Norwegian walk

I’m going to be honest with you. After all the stories I’ve heard about trips cheaper than a pair of shoes or than one evening with friends at the Main Square in Krakow, I decided to take a shot and check if I in fact miss something that good and not even know about it. I’m not saying I believed all these stories, but you know.. I wanted to believe.

Thus, the main reason of this trip was to test Ryanair airlines, the leading low-cost carrier at Krakow Airport. Somewhere around a month ago I visited their website and tried to find the cheapest option available. What did I choose? Oslo Rygge, 100 PLN for a round-trip ticket. Not bad for the beginning, so I bought two (yep, one for Her). Although Scandinavia in April had never been my largest dream, I was quite happy about it. Unfortunately the closer the flight was, the worse weather they predicted. We were supposed to leave on Friday evening and go back 24 hours later. A couple of days before the forecast looked liked this: Monday-Thursday – sunny, Friday – clouded, Saturday – raining, Sunday-next week – sunny. Just perfect.. But I didn’t lose hope, as I knew these forecasts are always wrong. Guess what – this time it wasn’t.

So the day came, we got to the airport, passed through security easily and smoothly (we decided to leave the tiger and bazooka at home) and stood in the line to our gate. As you probably know, there are some carry-on baggage restrictions. We didn’t need too much and had only two backpacks with blankets and food, so there was no problem for us to meet these restrictions, but it was for many of the rest. There were at least ten backpacks and suitcases twice as big as they supposed to be. I thought the stuff would make them all pay but on the contrary, they didn’t seem to care. They just pulled a lady with the largest suitcase and let the rest through, just like a highway patrol. If I only knew, I wouldn’t have left the tiger! And then, after a short walk across the apron, we finally got on board.

As usual, at the beginning flight attendants gave an amusing performance on how to blow up your life jacket and where you must hide in case of emergency, while later (during the whole journey) they were passing by and encouraging passengers to buy things you wouldn’t have imagined, aaall the time. In fact it was the only thing to watch, because (as said) we were leaving in the evening, it was cloudy and the Moon hid somewhere, so there was nothing to see behind the window – maybe apart from the aircraft’s right wing, which while taking off looked like it didn’t want to go and would rather detach and stay at the airport. Eventually we took it with us but I was curious if it’d still be there after we land at Oslo Rygge (yet it was). Anyway, I was grateful to Her for having taken Kindle and MP3 player. As soon as we got to Norway we found a little surprise – it wasn’t raining at all. The bad news was.. it was snowing.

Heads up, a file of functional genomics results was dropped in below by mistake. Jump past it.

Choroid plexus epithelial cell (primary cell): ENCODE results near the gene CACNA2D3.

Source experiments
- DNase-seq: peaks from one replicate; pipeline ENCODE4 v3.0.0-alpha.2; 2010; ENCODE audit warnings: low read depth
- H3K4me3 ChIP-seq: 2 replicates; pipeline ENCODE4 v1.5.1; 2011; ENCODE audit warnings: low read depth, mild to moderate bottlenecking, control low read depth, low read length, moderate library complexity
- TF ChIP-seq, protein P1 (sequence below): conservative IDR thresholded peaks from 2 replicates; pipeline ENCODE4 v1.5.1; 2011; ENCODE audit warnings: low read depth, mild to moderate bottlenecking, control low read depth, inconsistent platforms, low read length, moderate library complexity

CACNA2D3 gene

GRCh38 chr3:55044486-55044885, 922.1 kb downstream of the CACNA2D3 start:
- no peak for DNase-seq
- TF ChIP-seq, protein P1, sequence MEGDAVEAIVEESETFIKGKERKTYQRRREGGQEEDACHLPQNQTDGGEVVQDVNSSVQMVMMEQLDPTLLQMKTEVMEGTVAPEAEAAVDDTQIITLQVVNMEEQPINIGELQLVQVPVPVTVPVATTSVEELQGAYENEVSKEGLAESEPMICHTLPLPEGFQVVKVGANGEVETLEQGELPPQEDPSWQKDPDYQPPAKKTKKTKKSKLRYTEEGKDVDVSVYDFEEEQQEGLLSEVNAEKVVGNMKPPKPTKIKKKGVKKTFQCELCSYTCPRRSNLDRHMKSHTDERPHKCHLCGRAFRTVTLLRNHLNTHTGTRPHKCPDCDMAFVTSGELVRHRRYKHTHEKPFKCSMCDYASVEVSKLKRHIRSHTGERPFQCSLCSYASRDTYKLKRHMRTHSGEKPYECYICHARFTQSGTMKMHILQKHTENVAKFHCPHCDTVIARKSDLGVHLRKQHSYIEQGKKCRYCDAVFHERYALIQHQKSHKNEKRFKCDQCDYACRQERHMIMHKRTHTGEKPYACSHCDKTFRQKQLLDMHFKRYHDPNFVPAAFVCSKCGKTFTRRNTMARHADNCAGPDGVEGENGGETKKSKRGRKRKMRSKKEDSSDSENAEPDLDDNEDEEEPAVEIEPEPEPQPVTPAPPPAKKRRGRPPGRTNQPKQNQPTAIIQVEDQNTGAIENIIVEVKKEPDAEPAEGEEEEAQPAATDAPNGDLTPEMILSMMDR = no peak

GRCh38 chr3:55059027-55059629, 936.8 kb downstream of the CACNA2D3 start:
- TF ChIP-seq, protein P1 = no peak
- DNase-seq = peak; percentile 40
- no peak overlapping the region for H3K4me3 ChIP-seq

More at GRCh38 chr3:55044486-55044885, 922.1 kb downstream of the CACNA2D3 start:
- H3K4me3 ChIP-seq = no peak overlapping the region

But we found it more funny than annoying and we were not going to leave the terminal for the next couple of hours. The cheapest accommodation would cost triple as much as the ticket did, so it would disturb the idea of low-cost trip. Besides, we were not the only ones to spend the night at the airport. As a matter of fact, around 40 other people did the same, which allowed me to avoid the feeling of being homeless. It was a short night, I couldn’t stop waking up every hour, the lights were shining too bright and since 4 a.m. airport workers rolled by every second, but I didn’t care – it was free afterall. To sum up, Ryanair plus a night or two at the airport is indeed a real, quick and cheap way of spending your weekend thousands kilometers away from home. Even if it doesn’t sound to be too comfortable, it’s still worth trying.

A few words about Norway itself. We visited three places: Rygge, Moss and Horten. We didn’t make it to Oslo, as there was no time (and it also would be as much as the plane return ticket, which also disturbs… nevermind). The airport is just called Oslo Rygge but in fact these two are 70 km away from each other. So after we got up, we drank a coffee and having gladly noticed that most of the snow is gone, we took a bus to the train station in Rygge, then took a train to the ferry terminal in Moss and then took a ferry to Horten. Then the title Norwegian Walk began. We’ve seen as much as there is to see in this area: a mini version of the famous Norwegian Fjords, interesting buildings architecture (including small colorful houses), a piece of local history and finally, tall and happy people. I’m not sure how they do it, as it’s dark and cold in there and these cheerful houses or healthy food just can’t do the trick. There must be something more about them, but let’s leave this question unanswered.

And let the pictures below tell the rest of the story.


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